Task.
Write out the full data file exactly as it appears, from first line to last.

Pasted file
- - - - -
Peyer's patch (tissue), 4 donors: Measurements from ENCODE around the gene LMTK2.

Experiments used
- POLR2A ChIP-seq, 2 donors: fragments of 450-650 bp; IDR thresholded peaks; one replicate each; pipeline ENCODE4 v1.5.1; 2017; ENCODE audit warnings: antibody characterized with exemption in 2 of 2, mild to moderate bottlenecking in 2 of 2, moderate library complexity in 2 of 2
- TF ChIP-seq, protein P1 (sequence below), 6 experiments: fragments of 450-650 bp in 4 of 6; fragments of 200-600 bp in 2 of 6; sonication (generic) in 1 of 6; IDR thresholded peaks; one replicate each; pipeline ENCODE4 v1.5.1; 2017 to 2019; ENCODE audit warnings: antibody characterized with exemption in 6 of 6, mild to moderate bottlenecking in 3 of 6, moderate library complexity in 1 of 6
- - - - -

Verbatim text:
Peyer's patch (tissue), 4 donors: Measurements from ENCODE around the gene LMTK2.

Experiments used
- POLR2A ChIP-seq, 2 donors: fragments of 450-650 bp; IDR thresholded peaks; one replicate each; pipeline ENCODE4 v1.5.1; 2017; ENCODE audit warnings: antibody characterized with exemption in 2 of 2, mild to moderate bottlenecking in 2 of 2, moderate library complexity in 2 of 2
- TF ChIP-seq, protein P1 (sequence below), 6 experiments: fragments of 450-650 bp in 4 of 6; fragments of 200-600 bp in 2 of 6; sonication (generic) in 1 of 6; IDR thresholded peaks; one replicate each; pipeline ENCODE4 v1.5.1; 2017 to 2019; ENCODE audit warnings: antibody characterized with exemption in 6 of 6, mild to moderate bottlenecking in 3 of 6, moderate library complexity in 1 of 6